Domestic Violence Victims Can Now Obtain EU Refugee Status After Ruling


Women who have suffered from domestic violence have the right to seek asylum in European Union (EU) countries, according to an EU Court of Justice ruling on January 16th. Anyone who has been subjected to physical and psychological violence, including sexual or domestic violence, can apply. If the those who apply do not meet the conditions for refugee status, they can claim additional measures of protection.
Refugee status may already be granted to third-country nationals who are persecuted on racial, religious, or national grounds, as well as on the basis of political convictions or membership of a particular social group.
According to the judges, threats from relatives “because of an alleged violation of cultural, religious or traditional norms” may qualify. Consequently, genital mutilation or forced marriage are often reasons for absconding, which women will have to disclose to authorities at the first interview.
The EU came to this decision after the story of a Turkish national, a girl of Kurdish origin was forcibly married by her family. In the marriage, she was beaten and threatened by her husband, but managed to escape. The woman, who feared that her life would be in danger if she returned to Turkey, sought help and asked for international protection in Bulgaria. The local justices then referred the case to the Court of Justice of the EU.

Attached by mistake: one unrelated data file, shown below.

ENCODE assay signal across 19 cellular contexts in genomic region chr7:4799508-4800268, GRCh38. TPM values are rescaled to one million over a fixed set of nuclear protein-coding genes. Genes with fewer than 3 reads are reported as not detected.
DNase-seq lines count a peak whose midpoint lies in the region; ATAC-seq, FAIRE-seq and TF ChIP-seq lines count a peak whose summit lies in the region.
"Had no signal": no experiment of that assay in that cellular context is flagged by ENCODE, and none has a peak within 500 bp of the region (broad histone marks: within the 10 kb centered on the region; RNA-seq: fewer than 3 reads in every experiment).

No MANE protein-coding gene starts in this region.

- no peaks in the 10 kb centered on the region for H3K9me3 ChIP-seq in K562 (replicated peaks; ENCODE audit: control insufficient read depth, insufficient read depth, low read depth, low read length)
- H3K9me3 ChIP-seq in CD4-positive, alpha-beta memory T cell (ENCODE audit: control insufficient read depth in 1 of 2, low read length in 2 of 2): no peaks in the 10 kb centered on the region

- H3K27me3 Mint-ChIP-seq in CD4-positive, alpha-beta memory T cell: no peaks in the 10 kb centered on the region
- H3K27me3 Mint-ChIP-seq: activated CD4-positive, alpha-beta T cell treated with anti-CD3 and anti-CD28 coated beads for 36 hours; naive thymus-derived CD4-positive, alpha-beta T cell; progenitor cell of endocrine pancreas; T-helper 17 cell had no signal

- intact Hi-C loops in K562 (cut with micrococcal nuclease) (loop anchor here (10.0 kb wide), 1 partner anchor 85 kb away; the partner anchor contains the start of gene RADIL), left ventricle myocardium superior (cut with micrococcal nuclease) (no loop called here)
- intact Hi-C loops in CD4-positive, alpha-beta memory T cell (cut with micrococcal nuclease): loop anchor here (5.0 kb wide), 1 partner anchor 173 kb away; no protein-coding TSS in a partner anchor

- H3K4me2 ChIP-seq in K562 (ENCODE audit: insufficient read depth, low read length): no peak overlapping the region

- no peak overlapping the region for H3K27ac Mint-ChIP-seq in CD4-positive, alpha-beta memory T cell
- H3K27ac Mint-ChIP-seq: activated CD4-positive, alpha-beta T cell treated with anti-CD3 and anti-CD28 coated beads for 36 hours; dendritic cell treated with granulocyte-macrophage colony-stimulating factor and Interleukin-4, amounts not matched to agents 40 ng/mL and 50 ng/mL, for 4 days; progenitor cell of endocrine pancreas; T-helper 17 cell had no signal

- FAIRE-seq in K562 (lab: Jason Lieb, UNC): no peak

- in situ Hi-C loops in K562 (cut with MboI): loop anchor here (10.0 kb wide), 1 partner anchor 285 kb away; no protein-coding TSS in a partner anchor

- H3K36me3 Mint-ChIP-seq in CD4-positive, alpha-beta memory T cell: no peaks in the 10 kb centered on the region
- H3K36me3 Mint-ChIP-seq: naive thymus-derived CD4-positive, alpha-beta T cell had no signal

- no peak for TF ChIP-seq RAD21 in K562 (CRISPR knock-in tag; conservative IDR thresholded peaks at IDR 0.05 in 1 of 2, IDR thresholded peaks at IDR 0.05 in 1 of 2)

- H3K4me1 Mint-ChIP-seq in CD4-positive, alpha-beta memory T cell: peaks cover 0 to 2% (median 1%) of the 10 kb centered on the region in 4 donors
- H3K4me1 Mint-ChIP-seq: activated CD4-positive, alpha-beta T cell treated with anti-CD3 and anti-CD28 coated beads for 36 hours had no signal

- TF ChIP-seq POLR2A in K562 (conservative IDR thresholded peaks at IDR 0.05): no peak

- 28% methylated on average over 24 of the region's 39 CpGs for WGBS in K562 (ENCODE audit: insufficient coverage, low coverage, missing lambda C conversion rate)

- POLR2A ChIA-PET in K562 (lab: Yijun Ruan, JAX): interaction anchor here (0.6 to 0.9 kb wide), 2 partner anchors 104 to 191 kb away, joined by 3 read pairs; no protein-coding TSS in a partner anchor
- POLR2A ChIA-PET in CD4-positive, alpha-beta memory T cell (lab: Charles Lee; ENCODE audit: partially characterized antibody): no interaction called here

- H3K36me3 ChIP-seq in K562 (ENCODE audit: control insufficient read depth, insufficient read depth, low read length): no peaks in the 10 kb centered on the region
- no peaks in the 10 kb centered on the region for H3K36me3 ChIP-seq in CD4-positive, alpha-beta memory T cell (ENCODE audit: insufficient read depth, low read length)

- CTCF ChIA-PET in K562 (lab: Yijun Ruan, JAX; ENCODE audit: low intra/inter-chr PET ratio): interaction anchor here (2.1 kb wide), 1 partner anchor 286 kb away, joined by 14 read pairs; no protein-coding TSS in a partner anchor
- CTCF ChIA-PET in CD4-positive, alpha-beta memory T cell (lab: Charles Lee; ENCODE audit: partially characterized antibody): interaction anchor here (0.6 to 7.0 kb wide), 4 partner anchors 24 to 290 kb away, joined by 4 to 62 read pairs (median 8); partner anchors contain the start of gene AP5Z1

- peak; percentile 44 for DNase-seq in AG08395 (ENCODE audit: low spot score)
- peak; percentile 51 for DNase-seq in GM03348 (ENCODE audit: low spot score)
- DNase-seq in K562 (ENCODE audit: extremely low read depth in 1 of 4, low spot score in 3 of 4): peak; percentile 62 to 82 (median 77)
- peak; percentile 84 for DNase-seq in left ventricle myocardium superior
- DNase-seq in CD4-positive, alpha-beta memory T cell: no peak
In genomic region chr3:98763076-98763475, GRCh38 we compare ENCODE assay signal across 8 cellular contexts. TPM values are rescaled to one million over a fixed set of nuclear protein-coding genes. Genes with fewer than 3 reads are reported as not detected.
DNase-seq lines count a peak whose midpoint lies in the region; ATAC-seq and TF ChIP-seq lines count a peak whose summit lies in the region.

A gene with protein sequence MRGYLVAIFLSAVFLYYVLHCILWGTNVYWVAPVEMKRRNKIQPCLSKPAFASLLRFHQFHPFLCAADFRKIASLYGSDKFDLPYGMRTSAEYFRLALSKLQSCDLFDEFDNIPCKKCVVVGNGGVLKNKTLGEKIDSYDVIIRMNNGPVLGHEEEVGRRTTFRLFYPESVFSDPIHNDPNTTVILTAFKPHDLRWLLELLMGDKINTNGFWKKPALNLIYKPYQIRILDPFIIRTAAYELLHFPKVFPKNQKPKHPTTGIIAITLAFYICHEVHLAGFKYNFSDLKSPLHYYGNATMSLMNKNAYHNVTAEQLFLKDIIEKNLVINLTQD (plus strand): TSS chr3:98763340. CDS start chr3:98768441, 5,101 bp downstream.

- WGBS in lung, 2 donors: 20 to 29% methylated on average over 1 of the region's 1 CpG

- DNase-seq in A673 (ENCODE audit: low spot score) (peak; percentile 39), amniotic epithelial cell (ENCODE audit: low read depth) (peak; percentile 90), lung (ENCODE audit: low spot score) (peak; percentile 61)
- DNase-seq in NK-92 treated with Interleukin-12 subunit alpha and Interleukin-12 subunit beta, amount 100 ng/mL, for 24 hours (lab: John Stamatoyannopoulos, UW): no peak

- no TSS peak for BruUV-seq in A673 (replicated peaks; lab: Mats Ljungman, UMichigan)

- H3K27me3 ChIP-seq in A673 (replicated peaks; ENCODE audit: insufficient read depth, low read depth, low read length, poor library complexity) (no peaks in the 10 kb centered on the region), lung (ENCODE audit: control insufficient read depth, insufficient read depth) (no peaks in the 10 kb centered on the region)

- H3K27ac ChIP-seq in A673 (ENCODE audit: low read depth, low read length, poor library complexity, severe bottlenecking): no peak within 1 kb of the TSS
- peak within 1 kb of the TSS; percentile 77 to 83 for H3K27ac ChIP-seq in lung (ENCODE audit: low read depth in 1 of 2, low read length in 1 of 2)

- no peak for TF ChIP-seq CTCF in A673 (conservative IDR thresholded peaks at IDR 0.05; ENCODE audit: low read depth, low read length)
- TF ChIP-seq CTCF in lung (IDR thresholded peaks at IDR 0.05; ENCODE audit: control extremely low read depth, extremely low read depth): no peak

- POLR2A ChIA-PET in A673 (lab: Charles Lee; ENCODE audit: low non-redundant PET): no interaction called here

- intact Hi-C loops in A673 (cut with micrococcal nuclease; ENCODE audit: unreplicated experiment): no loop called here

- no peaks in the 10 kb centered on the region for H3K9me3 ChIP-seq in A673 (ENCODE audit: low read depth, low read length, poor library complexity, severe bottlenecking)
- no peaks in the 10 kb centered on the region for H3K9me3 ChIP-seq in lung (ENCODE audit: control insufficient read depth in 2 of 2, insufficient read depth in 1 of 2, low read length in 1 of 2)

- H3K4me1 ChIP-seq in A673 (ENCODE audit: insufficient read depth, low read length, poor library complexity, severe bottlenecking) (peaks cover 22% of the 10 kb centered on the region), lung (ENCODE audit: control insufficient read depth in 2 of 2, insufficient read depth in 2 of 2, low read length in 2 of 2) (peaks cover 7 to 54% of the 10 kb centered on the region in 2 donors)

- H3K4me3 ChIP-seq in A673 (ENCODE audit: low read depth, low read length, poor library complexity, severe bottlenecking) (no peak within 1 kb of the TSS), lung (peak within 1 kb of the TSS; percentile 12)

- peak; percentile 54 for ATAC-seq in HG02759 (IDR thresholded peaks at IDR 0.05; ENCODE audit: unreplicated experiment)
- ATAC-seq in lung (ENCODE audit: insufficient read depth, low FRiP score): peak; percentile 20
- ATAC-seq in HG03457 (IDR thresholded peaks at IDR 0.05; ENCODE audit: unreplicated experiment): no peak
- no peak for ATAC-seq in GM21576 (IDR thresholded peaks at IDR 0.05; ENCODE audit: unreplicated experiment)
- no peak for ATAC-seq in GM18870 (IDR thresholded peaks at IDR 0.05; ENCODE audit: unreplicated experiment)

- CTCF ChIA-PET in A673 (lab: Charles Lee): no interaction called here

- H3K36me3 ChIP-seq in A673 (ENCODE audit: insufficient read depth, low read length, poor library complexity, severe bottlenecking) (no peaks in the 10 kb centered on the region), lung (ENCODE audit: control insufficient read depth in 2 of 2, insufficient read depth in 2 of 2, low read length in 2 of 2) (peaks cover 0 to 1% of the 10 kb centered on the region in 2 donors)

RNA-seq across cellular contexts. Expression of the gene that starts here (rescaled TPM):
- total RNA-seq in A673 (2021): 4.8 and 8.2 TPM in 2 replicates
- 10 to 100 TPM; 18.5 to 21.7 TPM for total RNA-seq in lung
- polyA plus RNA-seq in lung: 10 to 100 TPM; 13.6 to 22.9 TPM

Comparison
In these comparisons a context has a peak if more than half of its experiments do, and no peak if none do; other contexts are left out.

Karl Kopp, a migration expert for Pro Asyl – an independent human rights organization that advocates for the rights of refugees in Europe and Germany – said that the outcome is positive, and more women will be able to receive protection in the future.
At present, Kazakhstan is discussing the issue of toughening punishment for domestic violence. A joint study by the Union of Crisis Centers and the Friedrich Ebert Foundation found that in 2021, the public safety authorities of Kazakhstan received almost 115,000 complaints of domestic violence. Of these, only 40% of cases made it to court, whilst 39% of perpetrators got off with sentences that restricted their freedom for periods ranging from two hours to three days.